Subjects in the TBI-ISB group in the present study may have experienced difficulties on several of these skills in the Social Responding Task. Examples of this include maintaining in prospective memory the intention to return to a topic of conversation begun with friends before being interrupted (Scenario 11), selecting that the relevant information is that my friend wants the same restaurant meal as I do, versus the fact that there is only one serving left (Scenario 1), and inhibiting an angry response after being disturbed, in order to grasp in a less emotional way that the person who has just disturbed me (a homeless person) is in need (Scenario 2). Furthermore, these executive deficits could make it difficult to establish appropriate contingencies between behavior and emotional consequences. Indeed, significantly more TBI-ISB subjects indicated they would expect angry responses and/or feelings of personal embarrassment in all three scenarios with appropriate social behaviors. Given the difficulties of integrating the many possible associations between all available pieces of information in a complex social situation, it may be that emotional consequence is not associated with the subject’s behavior, but rather with an exterior social indicator. For example, in Scenario 10, the other’s anger would not be attributed to the behavior as such, which is, in any case, quite appropriate (i.e., suggesting to your friend that you get tickets to a different movie), but rather to the fact that only one ticket is left. Embarrassment can be conceived as the feeling that one is in an awkward or shameful position in relation to another’s critical scrutiny or anger . In the Social Responding Task scenarios, feelings of embarrassment are to some extent the corollary of angry responses in others. Consequently, one potential explanation for the results showing that significantly fewer TBI-ISB subjects anticipated feelings of embarrassment for three scenarios with an inappropriate social behavior than did other subjects would be that they are less inclined to experience such feelings because of their difficulty in establishing contingencies between others’ angry responses and their own behaviors. Having attributed the angry response to an indicator outside of their behavior, they would therefore feel no responsibility for that response and would not be embarrassed by their behavior. According to this view, the lack of feelings of embarrassment that could activate the frontal supervisory system and inhibit an ISB would be secondary to a deficit in one of these executive skills. Another argument supporting this explanation is that the TBI-ISB subjects performed significantly less well than those with TBI-ASB on the Picture Completion subtest of the WAIS-III, a test known to be sensitive to problems in regulating visual attention to select essential information and set aside non-essential information. The fact that this WAIS-III subtest was significantly related with inappropriate social behavior, as well as with feelings of embarrassment, is also consistent with this explanation.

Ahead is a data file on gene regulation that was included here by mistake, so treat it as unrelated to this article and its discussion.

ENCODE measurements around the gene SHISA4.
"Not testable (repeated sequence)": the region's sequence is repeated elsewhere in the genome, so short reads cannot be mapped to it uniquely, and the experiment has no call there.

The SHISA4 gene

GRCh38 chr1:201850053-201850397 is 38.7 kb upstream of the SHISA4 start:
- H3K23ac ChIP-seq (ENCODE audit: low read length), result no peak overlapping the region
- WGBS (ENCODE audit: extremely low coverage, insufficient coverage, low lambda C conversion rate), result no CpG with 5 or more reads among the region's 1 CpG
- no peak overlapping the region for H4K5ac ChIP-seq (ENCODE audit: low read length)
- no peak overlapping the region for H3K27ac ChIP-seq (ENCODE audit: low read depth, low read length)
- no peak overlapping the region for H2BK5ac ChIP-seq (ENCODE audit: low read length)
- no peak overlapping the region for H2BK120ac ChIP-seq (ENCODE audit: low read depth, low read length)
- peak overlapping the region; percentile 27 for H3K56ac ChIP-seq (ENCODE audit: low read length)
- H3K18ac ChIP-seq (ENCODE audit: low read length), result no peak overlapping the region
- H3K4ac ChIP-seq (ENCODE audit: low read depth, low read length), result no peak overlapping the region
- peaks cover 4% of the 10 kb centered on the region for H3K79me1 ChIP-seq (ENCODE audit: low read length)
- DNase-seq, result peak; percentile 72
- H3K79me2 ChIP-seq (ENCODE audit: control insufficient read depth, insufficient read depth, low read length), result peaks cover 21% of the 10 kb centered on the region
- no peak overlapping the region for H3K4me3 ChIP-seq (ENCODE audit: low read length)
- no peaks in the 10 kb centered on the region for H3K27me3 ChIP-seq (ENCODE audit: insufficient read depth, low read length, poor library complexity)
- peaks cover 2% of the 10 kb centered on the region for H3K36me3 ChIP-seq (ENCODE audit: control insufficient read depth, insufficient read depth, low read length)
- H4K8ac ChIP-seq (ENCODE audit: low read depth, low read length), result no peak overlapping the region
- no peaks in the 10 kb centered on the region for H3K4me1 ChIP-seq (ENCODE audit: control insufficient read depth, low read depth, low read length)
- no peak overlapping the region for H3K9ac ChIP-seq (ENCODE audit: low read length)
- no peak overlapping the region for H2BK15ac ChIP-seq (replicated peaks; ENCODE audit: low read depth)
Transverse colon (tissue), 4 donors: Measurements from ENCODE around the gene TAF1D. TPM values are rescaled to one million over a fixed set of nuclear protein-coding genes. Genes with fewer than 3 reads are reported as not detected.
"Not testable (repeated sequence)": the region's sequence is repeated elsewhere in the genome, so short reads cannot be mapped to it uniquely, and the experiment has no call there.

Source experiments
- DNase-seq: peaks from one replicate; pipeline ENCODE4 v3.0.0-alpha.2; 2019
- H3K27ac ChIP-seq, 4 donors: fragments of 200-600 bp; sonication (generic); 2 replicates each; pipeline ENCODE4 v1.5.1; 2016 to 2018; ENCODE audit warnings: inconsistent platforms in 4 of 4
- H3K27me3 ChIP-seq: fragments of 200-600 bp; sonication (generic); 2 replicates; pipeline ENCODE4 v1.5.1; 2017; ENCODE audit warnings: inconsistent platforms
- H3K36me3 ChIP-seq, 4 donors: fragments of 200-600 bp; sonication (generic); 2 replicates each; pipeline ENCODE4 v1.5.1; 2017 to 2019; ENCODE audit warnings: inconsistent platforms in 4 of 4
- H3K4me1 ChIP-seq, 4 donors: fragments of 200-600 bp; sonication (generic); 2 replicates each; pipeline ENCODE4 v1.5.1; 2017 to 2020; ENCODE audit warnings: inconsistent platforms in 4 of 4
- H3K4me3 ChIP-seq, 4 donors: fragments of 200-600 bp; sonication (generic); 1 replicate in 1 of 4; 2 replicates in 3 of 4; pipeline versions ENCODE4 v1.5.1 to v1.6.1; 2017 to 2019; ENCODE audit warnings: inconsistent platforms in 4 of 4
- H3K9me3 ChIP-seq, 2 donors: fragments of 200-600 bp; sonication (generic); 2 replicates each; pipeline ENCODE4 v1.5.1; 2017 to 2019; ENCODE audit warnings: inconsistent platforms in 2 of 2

4.2. Study Limitations
The results of the present study should be interpreted with caution for three main reasons. First, the scenarios of the Social Responding Task incorporate many socio-affective factors that are representative of everyday life but whose influences on decision-making are not yet completely known. Different social circumstances (e.g., conflictual vs. non-conflictual, ambiguous vs. unambiguous) would need to be studied under carefully controlled conditions in order to understand the precise reasons behind socially disadvantageous decisions. In addition, validation studies are needed to establish the convergence between the Social Responding Task and the inappropriate social behaviors observed in everyday life (e.g., OBS) and decision-making tasks (e.g., IGT). Moreover, the length of the task and fatigue might explain the lack of completion of the task for some subjects. Second, one limitation of the study is the small sample size. Other studies with larger samples are needed to replicate and validate our results with more powerful parametric statistics. Larger samples would also facilitate matching groups in terms of gender and education, which is particularly important when studying emotion and social behavior. Third, given the tenuous participation of the TBI-ISB subjects, there were several control measures that could not be taken, leaving the door open to several alternative explanations for the results obtained. For example, other deficits related to socio-cognitive functions such as empathy or the theory of mind might explain the results from the TBI-ISB subjects. Finally, because it was not possible to gather information from therapists to complete the OBS for the TBI-ASB participants, this group could not definitively be characterized as not having inappropriate social behavior. Thus, it is possible that the “ASB” group is really the “less ISB group.” This concern is moderated by the fact that, if such were the case, it would tend to underestimate rather than exaggerate group differences.